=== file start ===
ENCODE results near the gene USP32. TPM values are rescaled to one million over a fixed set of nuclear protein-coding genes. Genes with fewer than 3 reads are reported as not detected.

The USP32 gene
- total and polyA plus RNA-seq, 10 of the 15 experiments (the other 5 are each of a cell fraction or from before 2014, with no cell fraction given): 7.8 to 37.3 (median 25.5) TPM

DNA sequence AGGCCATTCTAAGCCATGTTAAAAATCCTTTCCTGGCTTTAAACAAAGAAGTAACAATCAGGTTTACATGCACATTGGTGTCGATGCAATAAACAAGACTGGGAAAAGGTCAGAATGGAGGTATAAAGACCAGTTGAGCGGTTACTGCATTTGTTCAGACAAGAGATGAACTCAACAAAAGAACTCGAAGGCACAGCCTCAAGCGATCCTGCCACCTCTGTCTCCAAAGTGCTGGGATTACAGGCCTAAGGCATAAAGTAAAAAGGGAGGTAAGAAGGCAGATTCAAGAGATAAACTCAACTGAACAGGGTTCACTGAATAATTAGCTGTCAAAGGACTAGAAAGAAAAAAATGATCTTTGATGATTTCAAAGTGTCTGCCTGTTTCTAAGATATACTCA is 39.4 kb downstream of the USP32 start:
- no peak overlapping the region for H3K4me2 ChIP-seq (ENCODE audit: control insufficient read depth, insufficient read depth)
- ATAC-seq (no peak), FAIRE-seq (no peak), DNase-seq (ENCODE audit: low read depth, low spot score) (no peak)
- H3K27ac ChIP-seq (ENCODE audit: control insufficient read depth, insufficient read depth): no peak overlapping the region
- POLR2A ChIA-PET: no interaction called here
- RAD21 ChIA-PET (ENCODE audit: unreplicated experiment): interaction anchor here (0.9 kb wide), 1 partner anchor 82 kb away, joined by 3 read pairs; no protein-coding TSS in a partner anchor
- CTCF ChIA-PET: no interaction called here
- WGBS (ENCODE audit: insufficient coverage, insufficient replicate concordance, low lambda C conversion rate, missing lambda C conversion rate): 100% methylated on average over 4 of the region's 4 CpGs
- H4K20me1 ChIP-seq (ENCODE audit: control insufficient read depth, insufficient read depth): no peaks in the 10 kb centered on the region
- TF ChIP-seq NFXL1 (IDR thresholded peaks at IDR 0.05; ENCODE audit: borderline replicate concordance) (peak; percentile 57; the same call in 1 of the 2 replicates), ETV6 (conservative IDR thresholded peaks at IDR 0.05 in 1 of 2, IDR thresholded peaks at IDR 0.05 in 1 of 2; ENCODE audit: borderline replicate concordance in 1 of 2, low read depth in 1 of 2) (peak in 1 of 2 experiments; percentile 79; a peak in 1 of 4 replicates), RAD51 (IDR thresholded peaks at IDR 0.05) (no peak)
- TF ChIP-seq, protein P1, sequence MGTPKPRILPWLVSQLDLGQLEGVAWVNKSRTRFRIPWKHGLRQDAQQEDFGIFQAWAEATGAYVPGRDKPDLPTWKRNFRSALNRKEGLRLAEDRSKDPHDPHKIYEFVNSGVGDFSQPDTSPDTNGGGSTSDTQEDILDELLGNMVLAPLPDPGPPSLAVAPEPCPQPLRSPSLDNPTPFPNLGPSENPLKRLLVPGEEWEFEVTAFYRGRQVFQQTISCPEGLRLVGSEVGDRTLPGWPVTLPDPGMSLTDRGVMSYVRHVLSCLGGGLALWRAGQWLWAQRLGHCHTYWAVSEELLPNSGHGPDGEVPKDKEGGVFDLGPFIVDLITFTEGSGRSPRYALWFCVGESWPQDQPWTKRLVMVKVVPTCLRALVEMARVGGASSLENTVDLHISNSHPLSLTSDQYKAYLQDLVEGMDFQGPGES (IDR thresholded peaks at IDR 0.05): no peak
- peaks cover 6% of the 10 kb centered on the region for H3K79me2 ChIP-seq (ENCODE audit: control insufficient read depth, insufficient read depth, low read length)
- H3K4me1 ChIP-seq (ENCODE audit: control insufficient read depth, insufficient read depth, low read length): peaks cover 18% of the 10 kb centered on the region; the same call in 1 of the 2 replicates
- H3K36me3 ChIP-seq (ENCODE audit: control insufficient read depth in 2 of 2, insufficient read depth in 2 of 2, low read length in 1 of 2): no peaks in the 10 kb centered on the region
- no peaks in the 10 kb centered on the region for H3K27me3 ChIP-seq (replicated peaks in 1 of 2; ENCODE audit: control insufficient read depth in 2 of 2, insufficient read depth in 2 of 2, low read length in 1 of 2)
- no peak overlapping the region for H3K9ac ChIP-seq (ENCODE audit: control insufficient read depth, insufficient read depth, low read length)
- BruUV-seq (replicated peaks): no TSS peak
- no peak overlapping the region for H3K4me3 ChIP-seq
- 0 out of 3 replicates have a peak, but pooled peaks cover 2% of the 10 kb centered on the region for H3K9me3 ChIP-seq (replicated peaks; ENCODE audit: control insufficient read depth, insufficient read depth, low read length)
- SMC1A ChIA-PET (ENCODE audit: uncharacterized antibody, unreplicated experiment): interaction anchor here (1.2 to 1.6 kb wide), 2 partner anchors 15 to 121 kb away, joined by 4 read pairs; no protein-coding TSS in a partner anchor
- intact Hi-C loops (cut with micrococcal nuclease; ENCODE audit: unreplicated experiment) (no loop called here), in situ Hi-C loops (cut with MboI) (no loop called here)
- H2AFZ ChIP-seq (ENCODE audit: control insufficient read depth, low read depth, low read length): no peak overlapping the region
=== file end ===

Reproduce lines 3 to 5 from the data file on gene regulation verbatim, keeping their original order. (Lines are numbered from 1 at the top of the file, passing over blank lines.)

- total and polyA plus RNA-seq, 10 of the 15 experiments (the other 5 are each of a cell fraction or from before 2014, with no cell fraction given): 7.8 to 37.3 (median 25.5) TPM

DNA sequence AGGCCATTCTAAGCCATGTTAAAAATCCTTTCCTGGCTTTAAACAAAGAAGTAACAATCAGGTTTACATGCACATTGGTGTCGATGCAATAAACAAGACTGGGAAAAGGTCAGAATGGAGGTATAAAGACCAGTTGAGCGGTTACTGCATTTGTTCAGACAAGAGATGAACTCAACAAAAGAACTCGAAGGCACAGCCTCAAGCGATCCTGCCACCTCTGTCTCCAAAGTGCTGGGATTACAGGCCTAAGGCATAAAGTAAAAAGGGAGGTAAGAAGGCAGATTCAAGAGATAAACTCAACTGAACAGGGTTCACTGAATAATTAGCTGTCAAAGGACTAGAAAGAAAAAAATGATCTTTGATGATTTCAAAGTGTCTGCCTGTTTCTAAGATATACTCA is 39.4 kb downstream of the USP32 start:
- no peak overlapping the region for H3K4me2 ChIP-seq (ENCODE audit: control insufficient read depth, insufficient read depth)